May 1982


Published in the May 1982 issue of Naval Aviation News
Author: Lt. Morgan Smith Photographer: PH2 David Loveall

"Blue Angel Nine, this is Sherman Tower, you’re cleared for takeoff on zero seven left."

"Roger, Blue Angel Nine, cleared and switching. Have a good day and see you on Sunday."


Blue Angel Nine, the Marine Corps’ C-130 Hercules which supports the Navy’s Flight Demonstration Squadron, is the white, blue and gold multiengine transport that always sits near the runway where the Blue Angels perform. The C-130, known to the squadron as "Fat Albert," has become the most important aircraft in the Blue Angels’ inventory.

The second aircraft of its type to be assigned to the squadron, the current C-130 is in its eighth year of continuous service with the Blues. During the annual eight-month air show season, Fat Albert flies the equivalent of eleven and one-half times around the world. Taking off from NAS Pensacola, Fla., on the Thursday morning prior to the departure of the demonstration jets, the C-130 flies to the weekend show site to prepare for their arrival. "Fat Albert has missed only one air show in 11 years and that was because of the fodded engine. However, the show went on, thanks to assistance provided by another Marine Corps C-130 squadron," said Major Ken Hines, one of the Blues’ C-130 Marine pilots.

The Marine Corps’ Flying Billboard, as Maj. Hines calls Fat Albert, is one of the Marine Corps’ contributions to the Navy and Marine Corps recruiting effort.

 Packed with twelve and one-half tons of spare parts, support equipment and 30 maintenance crewmen, the C-130 is the first to arrive and the last to leave each show site.

Fat Albert is manned by an all-Marine crew. The pilots, Majors Chip Perrault and Ken Hines and Captain Charlie Meyer, and the crew consisting of GySgts. Jesse Wagstaff and Herb Vogt and SSgts. Dale Tinline, Dan Speaker and Dave Eckley, ensure that the Blues’ maintenance crew and support equipment arrive safely.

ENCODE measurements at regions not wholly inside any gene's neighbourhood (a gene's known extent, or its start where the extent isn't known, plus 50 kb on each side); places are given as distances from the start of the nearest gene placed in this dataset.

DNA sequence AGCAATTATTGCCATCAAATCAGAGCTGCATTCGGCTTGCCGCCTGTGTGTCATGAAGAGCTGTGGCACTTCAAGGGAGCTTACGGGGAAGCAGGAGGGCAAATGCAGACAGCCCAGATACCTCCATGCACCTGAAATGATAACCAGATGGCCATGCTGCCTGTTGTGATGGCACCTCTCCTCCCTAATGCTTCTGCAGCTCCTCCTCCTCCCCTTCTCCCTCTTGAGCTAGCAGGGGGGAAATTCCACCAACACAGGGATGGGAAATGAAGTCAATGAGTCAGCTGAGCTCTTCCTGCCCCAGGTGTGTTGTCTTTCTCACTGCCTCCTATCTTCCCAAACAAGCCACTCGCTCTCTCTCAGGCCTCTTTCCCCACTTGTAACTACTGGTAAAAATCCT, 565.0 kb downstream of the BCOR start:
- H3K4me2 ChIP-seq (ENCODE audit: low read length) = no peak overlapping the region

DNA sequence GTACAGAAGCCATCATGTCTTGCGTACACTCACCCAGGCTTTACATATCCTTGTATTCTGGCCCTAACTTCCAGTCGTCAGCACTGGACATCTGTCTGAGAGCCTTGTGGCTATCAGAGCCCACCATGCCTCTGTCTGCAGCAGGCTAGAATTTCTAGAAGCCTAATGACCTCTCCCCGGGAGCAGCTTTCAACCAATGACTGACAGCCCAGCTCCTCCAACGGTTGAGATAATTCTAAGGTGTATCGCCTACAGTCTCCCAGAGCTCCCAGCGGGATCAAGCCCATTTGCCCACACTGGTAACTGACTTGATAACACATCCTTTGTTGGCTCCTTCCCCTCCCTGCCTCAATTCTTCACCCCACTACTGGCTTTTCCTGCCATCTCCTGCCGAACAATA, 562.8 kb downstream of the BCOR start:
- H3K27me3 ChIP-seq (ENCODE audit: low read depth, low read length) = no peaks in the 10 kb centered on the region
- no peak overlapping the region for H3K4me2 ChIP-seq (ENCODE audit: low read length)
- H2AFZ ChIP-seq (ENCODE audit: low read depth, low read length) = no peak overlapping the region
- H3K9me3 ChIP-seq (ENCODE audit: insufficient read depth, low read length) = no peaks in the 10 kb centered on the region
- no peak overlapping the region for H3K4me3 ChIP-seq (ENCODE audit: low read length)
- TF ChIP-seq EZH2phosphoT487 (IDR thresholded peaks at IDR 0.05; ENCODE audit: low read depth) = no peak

The Blue Angel maintenance crew refers to the C-130 transport as Fat Albert Airlines as it keeps a regular schedule between mid-March and mid-November, flying to more than 45 cities around the U.S. and Canada. While at air show sites the big bird stands ready to provide logistical support to the squadron. Fat Albert has helped the Blues maintain their proud tradition of never canceling an air show because of maintenance difficulties.

Twice a year, Fat Albert demonstrates the short takeoff capabilities of the C-130 when it performs a jet assisted takeoff (JATO). It is then that Fat Albert gets a chance to come from behind the scenes and demonstrate one of the roles that has made the C-130 legendary. With eight solid propellant rocket bottles attached to the fuselage, Fat Albert leaps into the air on just under 1,000 feet of runway. The eight JATO bottles collectively produce more the 8,000 pounds of additional thrust and burn for approximately 15 seconds, enabling the aircraft to become airborne in one-quarter the normal takeoff distance.

Sunday evening, following the conclusion of the weekend air show, the brightly painted C-130 once again returns home to NAS Pensacola. When the chocks are finally in place and the engines are shut down, the 30 maintenance support crewmen say goodbye to the C-130 until the following week when they start the process all over again.

Without Fat Albert standing by, it would be difficult for the Blue Angels to complete their show schedule with the success and perfection that has made them famous.

 Above, the all Marine C-130 crew (l-r):

SSgt. Dave Eckley, SSgt. Dale Tinline, Maj. Ken Hines, GySgt. Herb Vogt, SSgt. Dan Speaker, Capt. Charlie Meyer and GySgt. Jesse Wagstaff